What you need to know about the Supreme Court decision on Employment Tribunal Fees.

The Supreme Court abolished fees for bringing claims before the Employment Tribunal in a landmark judgement issued on 26 July 2017. The judgement is publically available on the Supreme Court website and is easy to follow notwithstanding that it deals with complex legal issues including EU law.

The case, brought by UNISON, resets the clock back to 28 July 2013 which was the day before the fees were introduced. The Ministry of Justice have indicated that they will refund any claimant who was required to pay fees during the four years that they were in force.

The fees were introduced with the aim of addressing the following points:

  • Transferring the costs burden to users of the tribunals. The Court established that the fees failed to achieve their aims. The estimate of costs' recovery prior to introducing the fees was 33%. The actual costs' recovery was 13%.
  • Deterring unmeritorious claims – The proportion of successful claims was found to be consistently lower since fees were introduced.
  • Encouraging earlier settlements – The picture here is not straightforward. There was an increase in the number of cases referred to ACAS but which did not proceed to a tribunal claim, from 22% in 2012/13 to 80% in 2015/16. However, these figures include cases where no settlement was reached but for other reasons the claim was not pursued, including the person's view of the affordability of fees.

The fees varied depending on whether an employee was seeking to bring a Type A or B claim and whether the case proceeded to a hearing. The more complex Unfair Dismissal and Discrimination claims fell under Type B. The fees for issuing a claim and a hearing for a Type A claim were £390 and for a Type B claim £1200. When compared with fees for small claims they are greater despite the value of the claim often being equivalent to a small claim.

In some circumstances fees could be refunded or if a claim was successful the fees could be awarded against the employer and paid to the employee or, finally, the Lord Chancellor could waive fees in “exceptional circumstances”. The following statistics indicated this system was not working fairly:

  • Fees Waived – Before the fees were introduced it was estimated 24% of claimants would not pay fees and 54% would get a partial refund. The total of claimants receiving a total or partial refund was only 29%.
  • Payment of fees by the employer when the employee's claim was successful – A 2013 survey by the Department of Business, Innovation and Skills found that only 53% of claimants received part of their award without having to take enforcement action. After enforcement action 49% were paid in full, 16% in part and 35% received no money at all.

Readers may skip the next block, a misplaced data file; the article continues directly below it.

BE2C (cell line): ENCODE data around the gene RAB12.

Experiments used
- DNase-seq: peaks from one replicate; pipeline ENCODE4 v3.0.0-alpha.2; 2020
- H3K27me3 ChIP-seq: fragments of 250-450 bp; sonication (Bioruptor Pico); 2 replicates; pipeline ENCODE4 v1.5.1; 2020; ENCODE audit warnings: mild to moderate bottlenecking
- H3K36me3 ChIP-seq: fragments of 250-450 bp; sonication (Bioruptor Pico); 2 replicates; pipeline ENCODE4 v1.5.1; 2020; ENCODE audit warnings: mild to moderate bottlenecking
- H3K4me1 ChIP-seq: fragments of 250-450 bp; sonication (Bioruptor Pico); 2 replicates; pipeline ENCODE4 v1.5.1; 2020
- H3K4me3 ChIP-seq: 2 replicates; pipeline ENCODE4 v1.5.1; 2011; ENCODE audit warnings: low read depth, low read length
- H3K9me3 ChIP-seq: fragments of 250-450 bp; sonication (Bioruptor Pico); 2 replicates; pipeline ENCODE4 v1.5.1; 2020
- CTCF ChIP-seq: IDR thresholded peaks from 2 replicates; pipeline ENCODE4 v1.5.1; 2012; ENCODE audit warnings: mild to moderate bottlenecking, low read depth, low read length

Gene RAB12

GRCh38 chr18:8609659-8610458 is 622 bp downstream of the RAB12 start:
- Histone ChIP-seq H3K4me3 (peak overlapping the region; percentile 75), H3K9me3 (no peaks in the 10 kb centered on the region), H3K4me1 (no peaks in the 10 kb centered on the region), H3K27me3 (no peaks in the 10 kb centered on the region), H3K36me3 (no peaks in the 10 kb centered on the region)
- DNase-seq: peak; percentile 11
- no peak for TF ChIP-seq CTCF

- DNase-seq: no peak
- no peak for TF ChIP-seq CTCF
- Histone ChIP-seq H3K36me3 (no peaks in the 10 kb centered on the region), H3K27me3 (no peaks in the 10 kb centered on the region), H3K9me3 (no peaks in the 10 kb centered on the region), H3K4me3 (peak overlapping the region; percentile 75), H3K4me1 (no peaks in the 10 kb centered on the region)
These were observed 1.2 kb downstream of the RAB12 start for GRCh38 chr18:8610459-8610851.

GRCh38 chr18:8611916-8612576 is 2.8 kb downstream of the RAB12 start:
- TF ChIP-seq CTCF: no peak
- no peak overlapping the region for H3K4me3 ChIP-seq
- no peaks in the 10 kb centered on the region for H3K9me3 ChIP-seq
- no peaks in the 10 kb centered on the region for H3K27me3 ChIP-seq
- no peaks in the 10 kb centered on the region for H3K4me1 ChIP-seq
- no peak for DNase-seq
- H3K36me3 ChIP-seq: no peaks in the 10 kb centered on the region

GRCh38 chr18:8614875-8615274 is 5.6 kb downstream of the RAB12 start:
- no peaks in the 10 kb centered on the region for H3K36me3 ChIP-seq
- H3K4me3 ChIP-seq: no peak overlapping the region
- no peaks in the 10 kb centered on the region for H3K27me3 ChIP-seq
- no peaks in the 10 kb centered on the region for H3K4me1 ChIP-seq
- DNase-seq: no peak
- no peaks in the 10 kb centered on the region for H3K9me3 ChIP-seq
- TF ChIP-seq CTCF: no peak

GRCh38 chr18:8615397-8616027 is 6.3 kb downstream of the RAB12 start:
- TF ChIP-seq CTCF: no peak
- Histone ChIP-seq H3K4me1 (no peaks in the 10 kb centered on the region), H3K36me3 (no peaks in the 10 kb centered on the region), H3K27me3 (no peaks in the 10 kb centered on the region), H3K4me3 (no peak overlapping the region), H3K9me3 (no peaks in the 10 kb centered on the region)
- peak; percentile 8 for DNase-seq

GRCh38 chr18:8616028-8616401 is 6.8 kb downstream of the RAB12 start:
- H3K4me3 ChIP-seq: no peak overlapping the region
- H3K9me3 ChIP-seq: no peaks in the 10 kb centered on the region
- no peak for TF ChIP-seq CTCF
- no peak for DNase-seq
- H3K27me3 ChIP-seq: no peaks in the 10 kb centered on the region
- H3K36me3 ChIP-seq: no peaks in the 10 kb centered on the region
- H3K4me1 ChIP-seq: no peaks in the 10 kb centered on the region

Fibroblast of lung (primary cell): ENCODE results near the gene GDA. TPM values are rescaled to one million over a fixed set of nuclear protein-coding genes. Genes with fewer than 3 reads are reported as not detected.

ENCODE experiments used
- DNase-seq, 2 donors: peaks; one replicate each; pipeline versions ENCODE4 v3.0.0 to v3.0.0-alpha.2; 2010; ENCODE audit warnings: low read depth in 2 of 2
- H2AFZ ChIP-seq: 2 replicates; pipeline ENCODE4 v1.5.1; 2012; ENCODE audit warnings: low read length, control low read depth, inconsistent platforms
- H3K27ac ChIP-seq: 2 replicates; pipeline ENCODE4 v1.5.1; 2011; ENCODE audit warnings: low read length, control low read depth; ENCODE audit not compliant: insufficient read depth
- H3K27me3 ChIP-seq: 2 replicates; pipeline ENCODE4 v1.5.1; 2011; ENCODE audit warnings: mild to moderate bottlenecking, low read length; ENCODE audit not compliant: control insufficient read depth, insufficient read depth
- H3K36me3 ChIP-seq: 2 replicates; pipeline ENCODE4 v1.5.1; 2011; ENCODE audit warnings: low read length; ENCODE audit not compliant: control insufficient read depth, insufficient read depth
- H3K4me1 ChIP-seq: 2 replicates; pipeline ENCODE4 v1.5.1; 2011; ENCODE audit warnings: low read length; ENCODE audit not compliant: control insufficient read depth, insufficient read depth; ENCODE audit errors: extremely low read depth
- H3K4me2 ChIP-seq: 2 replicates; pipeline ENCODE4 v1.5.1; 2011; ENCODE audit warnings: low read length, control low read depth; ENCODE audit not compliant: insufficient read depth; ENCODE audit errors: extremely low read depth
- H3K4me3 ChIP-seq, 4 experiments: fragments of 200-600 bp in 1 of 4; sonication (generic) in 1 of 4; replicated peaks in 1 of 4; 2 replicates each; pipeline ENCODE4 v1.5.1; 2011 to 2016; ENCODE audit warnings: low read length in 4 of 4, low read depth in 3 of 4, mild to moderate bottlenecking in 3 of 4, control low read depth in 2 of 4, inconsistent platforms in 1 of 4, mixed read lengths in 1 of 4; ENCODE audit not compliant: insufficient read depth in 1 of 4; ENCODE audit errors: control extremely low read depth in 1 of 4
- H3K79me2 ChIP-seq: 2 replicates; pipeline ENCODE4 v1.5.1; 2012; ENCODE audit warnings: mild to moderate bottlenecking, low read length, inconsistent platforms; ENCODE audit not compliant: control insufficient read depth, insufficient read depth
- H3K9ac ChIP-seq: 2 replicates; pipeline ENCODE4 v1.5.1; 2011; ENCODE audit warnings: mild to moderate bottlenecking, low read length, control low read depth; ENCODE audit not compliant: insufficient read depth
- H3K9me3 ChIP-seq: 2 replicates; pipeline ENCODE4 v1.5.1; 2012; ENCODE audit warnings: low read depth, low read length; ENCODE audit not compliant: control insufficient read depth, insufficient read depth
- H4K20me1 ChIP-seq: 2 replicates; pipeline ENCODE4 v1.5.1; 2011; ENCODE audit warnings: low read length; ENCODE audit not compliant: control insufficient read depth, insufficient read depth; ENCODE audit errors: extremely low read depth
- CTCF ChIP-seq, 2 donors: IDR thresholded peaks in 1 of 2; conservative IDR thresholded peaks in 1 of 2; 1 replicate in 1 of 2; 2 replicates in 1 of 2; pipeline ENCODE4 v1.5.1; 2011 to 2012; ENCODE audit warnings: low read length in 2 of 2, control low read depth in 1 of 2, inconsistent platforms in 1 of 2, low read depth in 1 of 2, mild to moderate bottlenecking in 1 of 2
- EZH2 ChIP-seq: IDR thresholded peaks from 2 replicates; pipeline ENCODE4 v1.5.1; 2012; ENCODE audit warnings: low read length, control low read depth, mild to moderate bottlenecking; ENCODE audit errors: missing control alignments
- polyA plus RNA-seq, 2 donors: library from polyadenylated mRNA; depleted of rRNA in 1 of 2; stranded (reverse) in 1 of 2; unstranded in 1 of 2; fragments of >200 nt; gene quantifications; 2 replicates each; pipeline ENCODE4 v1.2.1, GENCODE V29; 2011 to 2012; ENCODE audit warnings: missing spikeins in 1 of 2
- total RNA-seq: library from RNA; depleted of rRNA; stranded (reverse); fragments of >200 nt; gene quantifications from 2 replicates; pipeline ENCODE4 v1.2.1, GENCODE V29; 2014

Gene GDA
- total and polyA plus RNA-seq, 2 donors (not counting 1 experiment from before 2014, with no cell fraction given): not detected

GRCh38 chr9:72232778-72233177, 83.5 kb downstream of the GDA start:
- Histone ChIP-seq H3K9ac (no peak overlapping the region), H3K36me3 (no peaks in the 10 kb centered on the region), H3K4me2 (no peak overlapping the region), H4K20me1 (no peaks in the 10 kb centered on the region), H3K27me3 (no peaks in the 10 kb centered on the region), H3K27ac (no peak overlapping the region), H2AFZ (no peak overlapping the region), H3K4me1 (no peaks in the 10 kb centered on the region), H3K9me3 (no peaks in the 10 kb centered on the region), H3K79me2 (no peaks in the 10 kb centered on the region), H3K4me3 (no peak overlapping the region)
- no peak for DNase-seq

• Use of the Lord Chancellor's discretion – In the period 1 July 2015 to 30 June 2016 there were 86,130 claims. The discretion to waive fees during that period was exercised on only 31 occasions.

The key question for the Court to determine was whether the fees were unlawful because of their impact upon access to justice. Lord Reed made the following comment, which could be seen as a wider criticism of recent Government policy, in his judgement:

“The constitutional right of access to the court is inherent in the rule of law. The importance of the rule of law is not always understood. Indications of a lack of understanding include the assumption that the administration of justice is merely a public service like any other, that courts and tribunals are providers of services to the “users” who appear before them, and that the provision of those services is of value only to the users themselves and to those who are remunerated for their participation in the proceedings.”

The Judges were making the point that the Courts and the law deliver a greater public good than simply providing results for the individual claimants. This ethos underscores the importance of allowing claimants access to justice and that a court case must be seen as distinct from a commercial transaction.

Lady Hale who was recently appointed as the President of the Court gave a commentary in her current role as Deputy President on the discriminatory impact of the fees. She commented that females were more likely to bring discrimination claims requiring payment of the higher fee. It was noted that 57% of the Type B claims were brought by women whereas only 37% of Type A claimants were female.

The introduction of fees has resulted in a fall in claims of between 66-70%. The Court ruled that taking into account the nature and value of Employment Tribunal cases, the level of the fees imposed, the failure of the fees to achieve the aims for which they were imposed and the resultant drop in claims that the fees themselves had the effect of preventing access to justice.

Shan Jaerig – Partner specialising in employment law at Sills and Betteridge commented:

“The Supreme Court judgement is very significant and may see a return to a greater number of claims to the Employment Tribunal. The judgement makes for very interesting reading for any employee thinking of taking a claim and for employers and HR professionals acting as respondents. The judgement reveals that despite the decrease in the volume of claims the percentage of successful claims actually decreased. Time will tell whether the repeal of the fees will have any longer term effect on reducing the number of claims or whether they will return to pre-July 2013 levels.

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